Situation: one leaves a postdoc in the middle of the contract to move to another position (postdoc or tenure) at another university. There have been some questions here on SE Academia about leaving a postdoc, but my question is different: may that person still write in her CV that she completed a postdoc? I ask for two reasons:

  1. To me a postdoc is like any other job, but I have heard a postdoc being referred to as 'postdoctoral studies'. In that context, leaving a postdoc before the project finishes might be considered 'dropping out'.
  2. Long time ago in an office of a professor, next to his PhD degree framed on the wall I have seen a "postdoc certificate", which looks like a diploma.

Hence my questions: is a postdoc successful only when completed (like a graduate program)? Is there a diploma or certificate that postdocs receive upon completion?

  • 5
    A post-doc is a job. You 'finish' it when you timeout of it or you get hired. I'm sure some postdocs will print a 'certificate' of completion but they don't have much force beyond a company giving you an employee of the month award. I personally wouldn't put it on my wall.
    – RoboKaren
    Jun 1, 2017 at 8:12
  • @RoboKaren This could be an answer Jun 1, 2017 at 9:31
  • 1
    Everyone (every reasonable professor) is happy if you find a good job after postdoc, even if you terminate your contract. A postdoc who left early but found a job is much less headache than one who could not find a good job
    – Greg
    Jun 1, 2017 at 18:41

1 Answer 1


"Is a postdoc successful only when completed?"

Short answer: No!

Long answer: No it's not, mostly because there is no "completing" a postdoc, much like there is no "completion" in academia beyond the PhD unless you are going after a qualification for future promotion e.g. Habilitation in Germany (and possibly other German speaking countries?).

You are constantly accumulating information and experience, and there is no end to it as far as I can tell. There is always more to read, more avenues to explore, more projects to design, start and complete. Perpetual work...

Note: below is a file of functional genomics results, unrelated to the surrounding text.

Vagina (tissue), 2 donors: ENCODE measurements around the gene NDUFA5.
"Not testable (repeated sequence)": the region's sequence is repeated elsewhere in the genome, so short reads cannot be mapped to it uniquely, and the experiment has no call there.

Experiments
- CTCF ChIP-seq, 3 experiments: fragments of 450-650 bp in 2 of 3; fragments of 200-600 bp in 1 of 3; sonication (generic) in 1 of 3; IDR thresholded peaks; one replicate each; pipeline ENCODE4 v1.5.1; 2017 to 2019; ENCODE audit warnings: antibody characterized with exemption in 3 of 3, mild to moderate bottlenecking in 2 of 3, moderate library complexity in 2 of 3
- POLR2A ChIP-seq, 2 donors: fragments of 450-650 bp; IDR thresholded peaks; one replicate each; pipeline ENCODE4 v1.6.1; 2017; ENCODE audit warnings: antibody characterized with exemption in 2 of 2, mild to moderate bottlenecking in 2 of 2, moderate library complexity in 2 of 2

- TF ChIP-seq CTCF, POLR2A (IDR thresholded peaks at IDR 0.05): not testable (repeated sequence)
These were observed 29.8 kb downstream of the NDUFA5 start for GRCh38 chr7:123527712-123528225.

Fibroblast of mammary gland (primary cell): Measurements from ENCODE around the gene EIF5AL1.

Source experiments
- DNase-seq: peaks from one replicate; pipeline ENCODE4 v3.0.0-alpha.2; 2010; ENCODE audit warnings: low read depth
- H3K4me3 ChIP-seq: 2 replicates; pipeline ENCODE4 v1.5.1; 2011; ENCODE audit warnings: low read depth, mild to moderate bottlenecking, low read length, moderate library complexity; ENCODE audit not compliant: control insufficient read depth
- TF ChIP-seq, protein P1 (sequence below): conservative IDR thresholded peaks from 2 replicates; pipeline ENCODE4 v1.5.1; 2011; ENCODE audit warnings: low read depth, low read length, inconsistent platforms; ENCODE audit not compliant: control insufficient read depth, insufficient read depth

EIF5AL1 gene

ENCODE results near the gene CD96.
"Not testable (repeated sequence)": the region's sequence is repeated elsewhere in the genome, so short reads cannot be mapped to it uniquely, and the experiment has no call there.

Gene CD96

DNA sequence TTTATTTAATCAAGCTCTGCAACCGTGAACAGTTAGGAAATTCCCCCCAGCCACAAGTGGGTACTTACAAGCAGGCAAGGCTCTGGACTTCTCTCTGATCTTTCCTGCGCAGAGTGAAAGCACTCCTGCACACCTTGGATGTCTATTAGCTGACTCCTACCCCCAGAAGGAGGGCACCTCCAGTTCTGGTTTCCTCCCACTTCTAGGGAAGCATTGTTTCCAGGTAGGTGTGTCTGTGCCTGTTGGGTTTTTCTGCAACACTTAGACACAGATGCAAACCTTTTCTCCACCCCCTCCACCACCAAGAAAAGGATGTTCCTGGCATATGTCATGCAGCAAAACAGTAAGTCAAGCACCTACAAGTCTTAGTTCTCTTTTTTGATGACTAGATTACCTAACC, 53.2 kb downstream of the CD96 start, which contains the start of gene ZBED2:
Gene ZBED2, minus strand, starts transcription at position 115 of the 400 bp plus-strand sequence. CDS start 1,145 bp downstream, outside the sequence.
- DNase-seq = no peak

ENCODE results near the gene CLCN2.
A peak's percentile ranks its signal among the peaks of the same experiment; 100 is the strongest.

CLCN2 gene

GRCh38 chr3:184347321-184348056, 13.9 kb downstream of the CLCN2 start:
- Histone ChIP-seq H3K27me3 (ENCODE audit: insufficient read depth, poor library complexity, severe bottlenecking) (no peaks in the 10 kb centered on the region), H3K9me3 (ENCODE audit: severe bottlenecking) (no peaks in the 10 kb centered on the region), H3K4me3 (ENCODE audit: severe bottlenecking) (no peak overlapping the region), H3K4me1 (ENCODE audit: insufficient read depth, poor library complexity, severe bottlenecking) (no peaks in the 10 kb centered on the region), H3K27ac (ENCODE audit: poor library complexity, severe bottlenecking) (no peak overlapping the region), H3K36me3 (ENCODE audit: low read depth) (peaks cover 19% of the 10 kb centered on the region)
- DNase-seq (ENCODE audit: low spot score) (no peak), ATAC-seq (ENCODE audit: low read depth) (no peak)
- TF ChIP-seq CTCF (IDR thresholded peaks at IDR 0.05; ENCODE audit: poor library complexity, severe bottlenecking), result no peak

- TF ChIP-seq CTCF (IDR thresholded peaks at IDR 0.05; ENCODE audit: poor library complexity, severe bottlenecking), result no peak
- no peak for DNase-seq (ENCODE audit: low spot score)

There are people who spend less than a year as a postdoc and those that are practically stuck on a forever postdoc situation. When you leave your postdoc is a interplay of several variables:

  • Availability of funds, or lack thereof
  • How well suited you are to the research group and/or to the projects at hand (i.e. mutual satisfaction between yourself and your mentor)
  • What other offers are on the table
  • Any personal (e.g. family) constraints

I have never heard of a postdoc certificate, and would look very skeptically towards any such. That is not to say that it doesn't exist or that it wouldn't be legit just because I haven't seen or heard it, but it sounds extremely old fashioned and not really relevant anymore.

At the end of the day, when you write your CV you list your postdoc experience, over a given time period and what projects you have worked with during that period. When a potential employer looks at your CV carefully (in other words if they actually consider you) they might notice if the postdoc experience is too short, or if the projects listed there aren't published. As long as you can justify why you left a postdoc "too early" (whatever that may mean) you shouldn't have any problems

Hope that helps

  • 1
    Short comment: In Germany, there is in fact "completion" even after the PhD, the so called "Habilitation". Here, you normally work for a few years as a post doc, while at the same time writing a thesis similar (or even bigger) than the PhD thesis. At the end, there is an examination etc. and if you pass, you are "habilitiert", which allows you to teach at German universities. The system with junior professors and tenure track is very new and not so common yet in Germany, Habilitation is still the way to go after PhD in many fields if you aim for an academic career.
    – Dirk
    Jun 1, 2017 at 11:51
  • @Bemte good point, I actually knew about Habilitiation. Will edit my answer, thanks!
    – posdef
    Jun 1, 2017 at 13:58

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